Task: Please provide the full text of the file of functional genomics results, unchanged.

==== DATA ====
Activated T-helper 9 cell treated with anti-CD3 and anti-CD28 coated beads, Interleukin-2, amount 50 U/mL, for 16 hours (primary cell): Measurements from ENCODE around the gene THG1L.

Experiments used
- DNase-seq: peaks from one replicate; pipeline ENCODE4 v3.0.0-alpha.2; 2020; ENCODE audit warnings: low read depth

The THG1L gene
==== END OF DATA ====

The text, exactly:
Activated T-helper 9 cell treated with anti-CD3 and anti-CD28 coated beads, Interleukin-2, amount 50 U/mL, for 16 hours (primary cell): Measurements from ENCODE around the gene THG1L.

Experiments used
- DNase-seq: peaks from one replicate; pipeline ENCODE4 v3.0.0-alpha.2; 2020; ENCODE audit warnings: low read depth

The THG1L gene